McAllister dropped out of college in Colorado part way through his undergrad studies and moved to Oregon to join a polyamorous anarchist commune. “That sort of thing seems like a great idea when your 21,” says McAllister. McAllister fell in love with Oregon, and decided to stay even when the commune didn’t work out. He decided to finish his degree at the University of Oregon and eventually joined the graduate program.

Now it has become a mission for McAllister to help expand the available knowledge on factors that control life. He says that microorganisms mediate all the chemical cycles on earth. Knowing how these microorganisms work is key to understanding how the environment will react to change. McAllister and other scientists are providing this information, but everyone needs to become involved. Citizens need to make sure that people in office are making decisions about climate change. “Make it an election issue. Vote on it,” say McAllister. Understanding should inspire action.

Mission Driven

By Emily Carpenter

A few days after her birthday, Beverlee Hughes’ office is still full of happy face helium balloons her coworkers left for her. She intends to leave them there until they can’t float anymore. Through the window on her door, you can see the large storage room where boxes of food are kept. Someone is using a lifter to place boxes on high shelves.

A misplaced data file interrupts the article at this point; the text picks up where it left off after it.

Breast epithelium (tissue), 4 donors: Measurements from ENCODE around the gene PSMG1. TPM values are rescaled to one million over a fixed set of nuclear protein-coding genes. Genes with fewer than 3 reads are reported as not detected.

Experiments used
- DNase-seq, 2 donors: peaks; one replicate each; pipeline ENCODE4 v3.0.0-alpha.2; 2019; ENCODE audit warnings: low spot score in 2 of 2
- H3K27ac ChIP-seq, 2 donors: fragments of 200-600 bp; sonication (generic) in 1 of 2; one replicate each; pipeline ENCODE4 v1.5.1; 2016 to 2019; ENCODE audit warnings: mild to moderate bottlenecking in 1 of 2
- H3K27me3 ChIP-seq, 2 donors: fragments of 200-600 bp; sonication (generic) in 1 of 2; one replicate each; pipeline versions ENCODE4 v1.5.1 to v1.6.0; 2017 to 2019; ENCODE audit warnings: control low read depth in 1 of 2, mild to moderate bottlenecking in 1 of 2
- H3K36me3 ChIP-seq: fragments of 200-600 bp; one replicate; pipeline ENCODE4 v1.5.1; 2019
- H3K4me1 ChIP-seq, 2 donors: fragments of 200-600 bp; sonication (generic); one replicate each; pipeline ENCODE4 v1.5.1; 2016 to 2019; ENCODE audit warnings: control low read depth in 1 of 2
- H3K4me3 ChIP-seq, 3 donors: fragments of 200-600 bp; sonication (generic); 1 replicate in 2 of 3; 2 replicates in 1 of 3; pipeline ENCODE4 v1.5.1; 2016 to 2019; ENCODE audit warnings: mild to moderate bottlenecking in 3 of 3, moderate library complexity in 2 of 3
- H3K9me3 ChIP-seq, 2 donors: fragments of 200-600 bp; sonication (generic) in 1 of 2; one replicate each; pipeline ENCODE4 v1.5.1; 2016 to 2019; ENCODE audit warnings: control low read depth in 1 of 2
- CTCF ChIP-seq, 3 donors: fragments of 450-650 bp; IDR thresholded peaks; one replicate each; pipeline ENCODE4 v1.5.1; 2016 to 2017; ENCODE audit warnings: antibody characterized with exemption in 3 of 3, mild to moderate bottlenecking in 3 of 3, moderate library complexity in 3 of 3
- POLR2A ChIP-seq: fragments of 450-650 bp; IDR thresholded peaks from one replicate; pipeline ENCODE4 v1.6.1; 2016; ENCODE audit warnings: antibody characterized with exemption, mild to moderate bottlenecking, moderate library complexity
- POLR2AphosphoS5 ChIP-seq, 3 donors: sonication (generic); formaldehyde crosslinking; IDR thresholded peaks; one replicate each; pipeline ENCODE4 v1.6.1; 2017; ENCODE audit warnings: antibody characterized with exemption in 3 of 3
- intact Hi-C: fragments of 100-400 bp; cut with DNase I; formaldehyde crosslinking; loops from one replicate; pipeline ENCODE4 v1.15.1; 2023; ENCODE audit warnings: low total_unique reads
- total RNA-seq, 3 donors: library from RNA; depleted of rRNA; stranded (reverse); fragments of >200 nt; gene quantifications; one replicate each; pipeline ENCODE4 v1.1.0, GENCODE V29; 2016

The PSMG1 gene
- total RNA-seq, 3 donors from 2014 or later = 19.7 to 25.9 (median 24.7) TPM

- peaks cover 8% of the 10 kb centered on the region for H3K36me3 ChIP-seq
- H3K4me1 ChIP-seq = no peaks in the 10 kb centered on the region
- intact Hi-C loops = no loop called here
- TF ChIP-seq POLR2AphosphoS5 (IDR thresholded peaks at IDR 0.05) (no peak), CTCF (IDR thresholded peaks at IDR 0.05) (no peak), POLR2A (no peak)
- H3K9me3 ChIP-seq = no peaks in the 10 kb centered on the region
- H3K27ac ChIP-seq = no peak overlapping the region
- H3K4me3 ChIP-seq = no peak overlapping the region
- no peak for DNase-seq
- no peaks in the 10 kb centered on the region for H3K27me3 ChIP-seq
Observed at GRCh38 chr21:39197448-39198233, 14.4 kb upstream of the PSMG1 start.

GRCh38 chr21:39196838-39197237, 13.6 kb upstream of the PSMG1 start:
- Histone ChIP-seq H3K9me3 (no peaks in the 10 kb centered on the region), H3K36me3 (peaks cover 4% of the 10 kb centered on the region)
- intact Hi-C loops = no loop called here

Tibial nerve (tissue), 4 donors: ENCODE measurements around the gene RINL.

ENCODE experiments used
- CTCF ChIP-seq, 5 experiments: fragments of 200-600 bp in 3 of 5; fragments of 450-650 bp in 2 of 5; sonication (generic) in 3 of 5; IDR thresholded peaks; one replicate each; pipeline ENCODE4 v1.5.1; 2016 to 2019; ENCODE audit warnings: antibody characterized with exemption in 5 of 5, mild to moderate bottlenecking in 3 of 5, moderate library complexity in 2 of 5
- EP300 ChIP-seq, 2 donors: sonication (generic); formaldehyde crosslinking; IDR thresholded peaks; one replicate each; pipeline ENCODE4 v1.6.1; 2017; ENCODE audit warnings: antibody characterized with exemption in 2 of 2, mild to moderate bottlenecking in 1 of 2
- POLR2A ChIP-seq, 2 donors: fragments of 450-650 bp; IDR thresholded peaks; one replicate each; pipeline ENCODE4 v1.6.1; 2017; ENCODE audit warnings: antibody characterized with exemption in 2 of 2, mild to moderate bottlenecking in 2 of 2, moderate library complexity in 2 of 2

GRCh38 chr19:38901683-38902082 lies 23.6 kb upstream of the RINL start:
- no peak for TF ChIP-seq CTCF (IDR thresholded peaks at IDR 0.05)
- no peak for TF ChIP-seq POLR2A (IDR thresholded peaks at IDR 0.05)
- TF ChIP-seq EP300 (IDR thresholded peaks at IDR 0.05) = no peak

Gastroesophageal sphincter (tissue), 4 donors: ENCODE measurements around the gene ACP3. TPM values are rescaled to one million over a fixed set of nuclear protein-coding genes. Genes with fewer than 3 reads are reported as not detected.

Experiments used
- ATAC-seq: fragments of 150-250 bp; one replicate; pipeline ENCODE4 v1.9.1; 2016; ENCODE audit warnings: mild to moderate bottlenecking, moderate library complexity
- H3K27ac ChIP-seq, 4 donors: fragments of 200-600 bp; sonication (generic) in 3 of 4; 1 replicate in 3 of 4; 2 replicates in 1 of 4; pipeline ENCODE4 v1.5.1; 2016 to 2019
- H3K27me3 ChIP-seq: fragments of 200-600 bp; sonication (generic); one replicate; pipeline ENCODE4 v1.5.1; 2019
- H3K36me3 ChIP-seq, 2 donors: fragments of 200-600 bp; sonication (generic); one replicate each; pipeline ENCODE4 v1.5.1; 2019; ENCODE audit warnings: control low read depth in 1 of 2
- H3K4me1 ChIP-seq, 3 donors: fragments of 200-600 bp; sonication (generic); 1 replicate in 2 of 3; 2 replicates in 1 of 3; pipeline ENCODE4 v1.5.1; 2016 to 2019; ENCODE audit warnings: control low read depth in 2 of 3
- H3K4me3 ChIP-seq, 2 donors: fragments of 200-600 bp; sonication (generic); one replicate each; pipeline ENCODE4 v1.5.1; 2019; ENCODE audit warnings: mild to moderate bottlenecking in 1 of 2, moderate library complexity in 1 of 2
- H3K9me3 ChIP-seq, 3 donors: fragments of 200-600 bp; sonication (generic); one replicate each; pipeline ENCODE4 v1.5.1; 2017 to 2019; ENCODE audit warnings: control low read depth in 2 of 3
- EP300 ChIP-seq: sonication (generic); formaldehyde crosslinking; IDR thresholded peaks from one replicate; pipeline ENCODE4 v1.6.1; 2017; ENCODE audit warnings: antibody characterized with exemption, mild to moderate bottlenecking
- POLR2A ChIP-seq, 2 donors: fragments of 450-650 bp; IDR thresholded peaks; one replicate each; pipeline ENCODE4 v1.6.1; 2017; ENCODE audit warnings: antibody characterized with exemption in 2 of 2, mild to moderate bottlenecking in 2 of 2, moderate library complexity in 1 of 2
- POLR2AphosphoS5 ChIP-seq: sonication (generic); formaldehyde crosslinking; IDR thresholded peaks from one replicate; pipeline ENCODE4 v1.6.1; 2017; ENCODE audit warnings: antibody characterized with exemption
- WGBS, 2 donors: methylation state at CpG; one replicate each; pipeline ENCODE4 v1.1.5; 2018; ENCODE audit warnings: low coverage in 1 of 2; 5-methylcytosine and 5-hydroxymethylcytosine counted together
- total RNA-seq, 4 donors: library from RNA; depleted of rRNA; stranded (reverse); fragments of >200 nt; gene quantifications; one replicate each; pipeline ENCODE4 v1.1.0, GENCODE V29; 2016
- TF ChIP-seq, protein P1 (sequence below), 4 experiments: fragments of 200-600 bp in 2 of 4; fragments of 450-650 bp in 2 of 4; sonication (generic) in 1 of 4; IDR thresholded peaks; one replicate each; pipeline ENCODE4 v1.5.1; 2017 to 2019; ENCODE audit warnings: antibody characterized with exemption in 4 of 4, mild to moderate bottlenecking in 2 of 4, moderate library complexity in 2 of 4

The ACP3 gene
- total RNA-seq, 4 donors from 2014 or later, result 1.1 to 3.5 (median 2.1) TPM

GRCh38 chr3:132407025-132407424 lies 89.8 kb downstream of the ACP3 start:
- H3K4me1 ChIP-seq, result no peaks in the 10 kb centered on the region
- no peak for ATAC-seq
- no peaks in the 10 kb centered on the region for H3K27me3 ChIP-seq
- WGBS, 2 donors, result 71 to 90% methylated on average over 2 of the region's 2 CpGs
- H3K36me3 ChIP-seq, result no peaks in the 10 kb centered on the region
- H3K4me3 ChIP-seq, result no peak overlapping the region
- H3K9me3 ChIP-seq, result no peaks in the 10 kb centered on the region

Beverlee Hughes is the Executive Director of Food for Lane County. She is responsible for managing employees and creating a comfortable work environment, media, and other leadership tasks. She has been working at nonprofit organizations, including the Free Willy-Keiko Foundation, for 20 years. Food for Lane County is her fifth nonprofit.

Beverlee Hughes, Food for Lane County
Beverlee Hughes, Food for Lane County – photo copyright Emily Carpenter

While working in Newport for the Free Willy-Keiko Foundation, Hughes met “the man” from Eugene. After the whale was moved back to his home in Iceland, she moved to Eugene to be with the man she loved. The college environment was compatible with Hughes’ energetic nature. “I’ve always enjoyed being around that vitality in a community,” say Hughes, who likes to spend her free time running, walking long distances, and doing yoga.